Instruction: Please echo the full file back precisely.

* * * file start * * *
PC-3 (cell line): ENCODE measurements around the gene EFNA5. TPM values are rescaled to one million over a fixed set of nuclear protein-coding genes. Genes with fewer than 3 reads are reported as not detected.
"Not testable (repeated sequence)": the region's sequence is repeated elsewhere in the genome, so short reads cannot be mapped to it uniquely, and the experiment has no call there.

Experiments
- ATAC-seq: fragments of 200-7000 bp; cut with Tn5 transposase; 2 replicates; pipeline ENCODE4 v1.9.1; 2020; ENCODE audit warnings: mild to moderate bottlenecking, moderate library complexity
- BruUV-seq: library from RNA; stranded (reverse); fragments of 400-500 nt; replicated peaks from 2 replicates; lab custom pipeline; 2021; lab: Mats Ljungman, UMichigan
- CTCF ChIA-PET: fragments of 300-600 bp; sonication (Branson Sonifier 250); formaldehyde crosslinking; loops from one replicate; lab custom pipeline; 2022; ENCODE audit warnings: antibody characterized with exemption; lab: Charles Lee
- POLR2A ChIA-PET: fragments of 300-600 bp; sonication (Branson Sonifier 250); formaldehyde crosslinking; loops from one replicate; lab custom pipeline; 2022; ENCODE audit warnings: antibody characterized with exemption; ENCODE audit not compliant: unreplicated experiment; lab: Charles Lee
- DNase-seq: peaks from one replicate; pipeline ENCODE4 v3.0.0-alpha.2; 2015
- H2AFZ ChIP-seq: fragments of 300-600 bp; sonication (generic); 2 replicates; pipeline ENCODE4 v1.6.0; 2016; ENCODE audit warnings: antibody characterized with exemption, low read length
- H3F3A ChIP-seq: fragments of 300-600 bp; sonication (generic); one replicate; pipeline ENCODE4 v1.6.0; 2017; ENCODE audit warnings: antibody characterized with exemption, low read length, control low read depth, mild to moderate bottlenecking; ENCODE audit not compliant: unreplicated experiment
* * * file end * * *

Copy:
PC-3 (cell line): ENCODE measurements around the gene EFNA5. TPM values are rescaled to one million over a fixed set of nuclear protein-coding genes. Genes with fewer than 3 reads are reported as not detected.
"Not testable (repeated sequence)": the region's sequence is repeated elsewhere in the genome, so short reads cannot be mapped to it uniquely, and the experiment has no call there.

Experiments
- ATAC-seq: fragments of 200-7000 bp; cut with Tn5 transposase; 2 replicates; pipeline ENCODE4 v1.9.1; 2020; ENCODE audit warnings: mild to moderate bottlenecking, moderate library complexity
- BruUV-seq: library from RNA; stranded (reverse); fragments of 400-500 nt; replicated peaks from 2 replicates; lab custom pipeline; 2021; lab: Mats Ljungman, UMichigan
- CTCF ChIA-PET: fragments of 300-600 bp; sonication (Branson Sonifier 250); formaldehyde crosslinking; loops from one replicate; lab custom pipeline; 2022; ENCODE audit warnings: antibody characterized with exemption; lab: Charles Lee
- POLR2A ChIA-PET: fragments of 300-600 bp; sonication (Branson Sonifier 250); formaldehyde crosslinking; loops from one replicate; lab custom pipeline; 2022; ENCODE audit warnings: antibody characterized with exemption; ENCODE audit not compliant: unreplicated experiment; lab: Charles Lee
- DNase-seq: peaks from one replicate; pipeline ENCODE4 v3.0.0-alpha.2; 2015
- H2AFZ ChIP-seq: fragments of 300-600 bp; sonication (generic); 2 replicates; pipeline ENCODE4 v1.6.0; 2016; ENCODE audit warnings: antibody characterized with exemption, low read length
- H3F3A ChIP-seq: fragments of 300-600 bp; sonication (generic); one replicate; pipeline ENCODE4 v1.6.0; 2017; ENCODE audit warnings: antibody characterized with exemption, low read length, control low read depth, mild to moderate bottlenecking; ENCODE audit not compliant: unreplicated experiment